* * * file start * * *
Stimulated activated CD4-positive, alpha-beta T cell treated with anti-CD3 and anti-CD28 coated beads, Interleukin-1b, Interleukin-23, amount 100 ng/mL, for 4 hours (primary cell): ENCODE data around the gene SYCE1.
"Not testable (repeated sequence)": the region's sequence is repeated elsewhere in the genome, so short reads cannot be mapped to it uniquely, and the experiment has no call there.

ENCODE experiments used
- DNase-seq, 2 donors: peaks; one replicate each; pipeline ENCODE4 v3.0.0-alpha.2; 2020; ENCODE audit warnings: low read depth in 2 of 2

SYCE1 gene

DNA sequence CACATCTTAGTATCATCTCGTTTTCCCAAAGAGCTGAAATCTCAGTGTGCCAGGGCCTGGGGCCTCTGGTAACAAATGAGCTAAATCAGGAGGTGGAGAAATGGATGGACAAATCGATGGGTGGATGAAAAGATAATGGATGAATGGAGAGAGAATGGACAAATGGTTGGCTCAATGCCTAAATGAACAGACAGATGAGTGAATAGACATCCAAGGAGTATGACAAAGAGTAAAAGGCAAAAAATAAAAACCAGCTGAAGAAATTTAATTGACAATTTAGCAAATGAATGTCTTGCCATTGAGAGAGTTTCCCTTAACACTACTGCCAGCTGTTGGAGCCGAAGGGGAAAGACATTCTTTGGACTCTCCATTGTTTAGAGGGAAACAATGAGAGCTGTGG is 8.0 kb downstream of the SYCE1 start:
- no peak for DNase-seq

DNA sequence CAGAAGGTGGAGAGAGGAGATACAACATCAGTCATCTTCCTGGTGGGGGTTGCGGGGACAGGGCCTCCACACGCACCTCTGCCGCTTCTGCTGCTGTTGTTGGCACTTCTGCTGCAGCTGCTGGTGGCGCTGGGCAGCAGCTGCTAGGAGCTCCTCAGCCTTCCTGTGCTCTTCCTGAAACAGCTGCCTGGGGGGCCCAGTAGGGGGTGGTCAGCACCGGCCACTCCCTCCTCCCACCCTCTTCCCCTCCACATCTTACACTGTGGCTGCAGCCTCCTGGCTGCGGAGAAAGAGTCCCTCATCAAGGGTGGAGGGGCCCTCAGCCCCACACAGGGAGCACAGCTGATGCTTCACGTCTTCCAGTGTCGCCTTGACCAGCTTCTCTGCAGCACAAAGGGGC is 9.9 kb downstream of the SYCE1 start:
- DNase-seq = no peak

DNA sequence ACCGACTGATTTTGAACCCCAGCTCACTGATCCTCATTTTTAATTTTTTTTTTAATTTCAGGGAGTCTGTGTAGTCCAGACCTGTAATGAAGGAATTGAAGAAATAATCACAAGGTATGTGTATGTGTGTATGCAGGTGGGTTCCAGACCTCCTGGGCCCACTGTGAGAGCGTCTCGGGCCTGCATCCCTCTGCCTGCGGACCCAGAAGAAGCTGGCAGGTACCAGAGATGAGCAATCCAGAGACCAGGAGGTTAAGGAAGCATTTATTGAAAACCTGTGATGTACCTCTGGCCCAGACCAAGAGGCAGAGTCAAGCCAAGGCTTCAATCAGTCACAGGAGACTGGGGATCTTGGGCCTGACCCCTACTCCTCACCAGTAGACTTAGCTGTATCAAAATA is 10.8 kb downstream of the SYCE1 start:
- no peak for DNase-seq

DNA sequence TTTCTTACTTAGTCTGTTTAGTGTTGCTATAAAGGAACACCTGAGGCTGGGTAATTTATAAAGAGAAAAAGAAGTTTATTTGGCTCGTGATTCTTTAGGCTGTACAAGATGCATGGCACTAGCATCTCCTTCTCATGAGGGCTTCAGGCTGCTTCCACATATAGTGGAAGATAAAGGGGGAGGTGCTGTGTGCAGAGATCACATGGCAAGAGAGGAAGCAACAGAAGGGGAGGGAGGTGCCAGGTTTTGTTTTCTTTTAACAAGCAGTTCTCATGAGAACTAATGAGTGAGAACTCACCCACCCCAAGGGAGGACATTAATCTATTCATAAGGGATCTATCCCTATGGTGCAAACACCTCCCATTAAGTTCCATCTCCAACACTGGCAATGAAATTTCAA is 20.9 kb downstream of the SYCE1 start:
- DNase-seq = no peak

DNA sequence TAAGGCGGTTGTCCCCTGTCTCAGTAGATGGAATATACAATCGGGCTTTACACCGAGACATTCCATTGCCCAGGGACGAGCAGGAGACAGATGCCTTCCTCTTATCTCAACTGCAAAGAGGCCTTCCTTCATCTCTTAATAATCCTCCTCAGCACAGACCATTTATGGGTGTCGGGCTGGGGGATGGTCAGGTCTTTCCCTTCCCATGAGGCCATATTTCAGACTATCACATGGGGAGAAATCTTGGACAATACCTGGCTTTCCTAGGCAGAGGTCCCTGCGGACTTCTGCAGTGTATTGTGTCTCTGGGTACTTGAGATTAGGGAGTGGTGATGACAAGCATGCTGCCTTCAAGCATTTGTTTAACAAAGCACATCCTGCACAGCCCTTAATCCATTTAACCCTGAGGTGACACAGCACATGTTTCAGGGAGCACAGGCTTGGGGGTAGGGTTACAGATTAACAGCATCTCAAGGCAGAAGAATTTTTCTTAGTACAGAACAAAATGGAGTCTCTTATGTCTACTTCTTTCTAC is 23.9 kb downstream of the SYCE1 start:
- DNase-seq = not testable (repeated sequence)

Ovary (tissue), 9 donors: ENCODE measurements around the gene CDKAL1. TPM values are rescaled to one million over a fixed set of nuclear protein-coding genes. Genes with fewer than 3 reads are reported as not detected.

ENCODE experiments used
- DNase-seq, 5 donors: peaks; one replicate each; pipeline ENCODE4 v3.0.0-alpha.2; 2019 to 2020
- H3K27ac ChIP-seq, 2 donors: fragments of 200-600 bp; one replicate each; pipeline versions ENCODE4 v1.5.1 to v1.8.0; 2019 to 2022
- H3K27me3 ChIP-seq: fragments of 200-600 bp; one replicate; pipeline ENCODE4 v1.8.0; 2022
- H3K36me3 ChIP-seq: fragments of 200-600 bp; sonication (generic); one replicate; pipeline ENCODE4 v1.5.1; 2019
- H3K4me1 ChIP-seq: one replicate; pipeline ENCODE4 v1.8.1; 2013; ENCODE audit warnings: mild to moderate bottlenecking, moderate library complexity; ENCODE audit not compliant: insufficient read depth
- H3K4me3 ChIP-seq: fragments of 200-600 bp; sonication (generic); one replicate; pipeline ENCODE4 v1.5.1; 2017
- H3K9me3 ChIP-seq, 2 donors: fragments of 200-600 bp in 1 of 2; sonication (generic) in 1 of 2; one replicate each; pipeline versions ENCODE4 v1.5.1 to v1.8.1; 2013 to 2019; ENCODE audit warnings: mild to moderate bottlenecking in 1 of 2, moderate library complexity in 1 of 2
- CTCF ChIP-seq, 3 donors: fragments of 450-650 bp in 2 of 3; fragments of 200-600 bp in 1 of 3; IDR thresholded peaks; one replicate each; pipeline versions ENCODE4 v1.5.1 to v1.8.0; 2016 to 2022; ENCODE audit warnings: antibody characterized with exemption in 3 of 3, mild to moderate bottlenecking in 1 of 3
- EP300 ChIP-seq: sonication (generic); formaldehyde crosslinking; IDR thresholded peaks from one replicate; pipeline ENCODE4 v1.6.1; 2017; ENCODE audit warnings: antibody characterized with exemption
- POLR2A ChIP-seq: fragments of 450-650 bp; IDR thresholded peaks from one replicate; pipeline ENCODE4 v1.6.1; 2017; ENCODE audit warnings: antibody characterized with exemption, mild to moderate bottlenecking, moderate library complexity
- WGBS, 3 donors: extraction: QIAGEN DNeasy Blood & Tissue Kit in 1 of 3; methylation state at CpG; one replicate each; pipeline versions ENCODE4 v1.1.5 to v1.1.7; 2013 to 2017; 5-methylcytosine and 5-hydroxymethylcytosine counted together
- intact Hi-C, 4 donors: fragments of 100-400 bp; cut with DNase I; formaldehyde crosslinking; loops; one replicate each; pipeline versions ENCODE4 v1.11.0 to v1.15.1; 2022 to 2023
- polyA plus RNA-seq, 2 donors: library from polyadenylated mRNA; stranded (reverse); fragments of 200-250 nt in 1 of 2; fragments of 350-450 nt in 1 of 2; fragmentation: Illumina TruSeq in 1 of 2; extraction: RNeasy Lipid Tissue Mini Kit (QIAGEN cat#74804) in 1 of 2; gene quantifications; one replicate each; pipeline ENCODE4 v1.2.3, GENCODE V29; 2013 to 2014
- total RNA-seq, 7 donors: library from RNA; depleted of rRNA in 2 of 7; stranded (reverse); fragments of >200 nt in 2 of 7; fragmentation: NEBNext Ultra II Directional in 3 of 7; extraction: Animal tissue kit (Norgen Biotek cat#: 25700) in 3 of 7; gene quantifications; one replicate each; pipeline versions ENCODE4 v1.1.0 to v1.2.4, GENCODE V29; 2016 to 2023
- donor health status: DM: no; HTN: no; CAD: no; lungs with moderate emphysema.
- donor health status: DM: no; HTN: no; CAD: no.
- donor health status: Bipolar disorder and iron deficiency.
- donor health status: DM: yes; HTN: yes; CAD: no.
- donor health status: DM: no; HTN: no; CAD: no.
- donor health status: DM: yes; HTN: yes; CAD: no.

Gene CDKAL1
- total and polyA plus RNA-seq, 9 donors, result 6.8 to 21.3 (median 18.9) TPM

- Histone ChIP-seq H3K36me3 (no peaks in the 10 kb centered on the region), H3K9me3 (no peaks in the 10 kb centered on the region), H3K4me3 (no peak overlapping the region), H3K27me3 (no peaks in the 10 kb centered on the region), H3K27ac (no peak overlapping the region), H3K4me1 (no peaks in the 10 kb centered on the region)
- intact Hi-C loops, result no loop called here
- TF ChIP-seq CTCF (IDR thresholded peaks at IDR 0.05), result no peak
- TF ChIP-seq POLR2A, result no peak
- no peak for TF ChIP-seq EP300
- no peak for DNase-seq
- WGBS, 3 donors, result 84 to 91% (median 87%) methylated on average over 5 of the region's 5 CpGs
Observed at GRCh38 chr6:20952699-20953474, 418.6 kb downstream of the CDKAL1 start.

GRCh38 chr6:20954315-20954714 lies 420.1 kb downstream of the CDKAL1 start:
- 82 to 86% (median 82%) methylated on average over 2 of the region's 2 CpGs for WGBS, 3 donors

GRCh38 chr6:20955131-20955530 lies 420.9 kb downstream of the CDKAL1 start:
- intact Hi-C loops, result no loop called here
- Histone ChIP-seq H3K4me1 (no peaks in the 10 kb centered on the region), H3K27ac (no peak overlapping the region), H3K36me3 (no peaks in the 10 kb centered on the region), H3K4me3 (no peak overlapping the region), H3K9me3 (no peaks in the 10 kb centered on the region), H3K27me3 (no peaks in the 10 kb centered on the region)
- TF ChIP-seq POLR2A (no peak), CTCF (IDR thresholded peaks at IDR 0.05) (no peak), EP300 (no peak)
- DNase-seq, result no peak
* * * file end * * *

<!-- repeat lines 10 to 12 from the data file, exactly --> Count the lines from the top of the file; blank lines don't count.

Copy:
DNA sequence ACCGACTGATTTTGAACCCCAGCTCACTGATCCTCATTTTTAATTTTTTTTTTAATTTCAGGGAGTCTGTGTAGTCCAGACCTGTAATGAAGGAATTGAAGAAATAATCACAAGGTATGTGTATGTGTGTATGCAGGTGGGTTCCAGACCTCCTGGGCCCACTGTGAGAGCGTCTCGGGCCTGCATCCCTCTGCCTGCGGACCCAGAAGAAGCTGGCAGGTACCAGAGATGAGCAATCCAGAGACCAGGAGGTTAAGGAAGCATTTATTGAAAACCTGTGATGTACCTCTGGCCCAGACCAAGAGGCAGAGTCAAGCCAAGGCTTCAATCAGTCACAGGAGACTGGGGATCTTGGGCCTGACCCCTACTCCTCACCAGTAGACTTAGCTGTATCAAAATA is 10.8 kb downstream of the SYCE1 start:
- no peak for DNase-seq

DNA sequence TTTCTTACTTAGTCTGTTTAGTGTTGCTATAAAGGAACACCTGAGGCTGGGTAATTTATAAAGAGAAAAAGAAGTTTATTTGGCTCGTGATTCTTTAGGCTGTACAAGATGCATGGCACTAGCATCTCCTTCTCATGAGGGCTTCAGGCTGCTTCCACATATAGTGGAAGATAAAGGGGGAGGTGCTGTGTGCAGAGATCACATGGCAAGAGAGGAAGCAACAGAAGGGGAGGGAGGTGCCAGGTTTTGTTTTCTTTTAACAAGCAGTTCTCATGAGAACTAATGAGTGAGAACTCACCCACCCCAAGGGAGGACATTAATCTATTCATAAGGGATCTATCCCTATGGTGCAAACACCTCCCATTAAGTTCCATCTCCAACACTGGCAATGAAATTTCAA is 20.9 kb downstream of the SYCE1 start: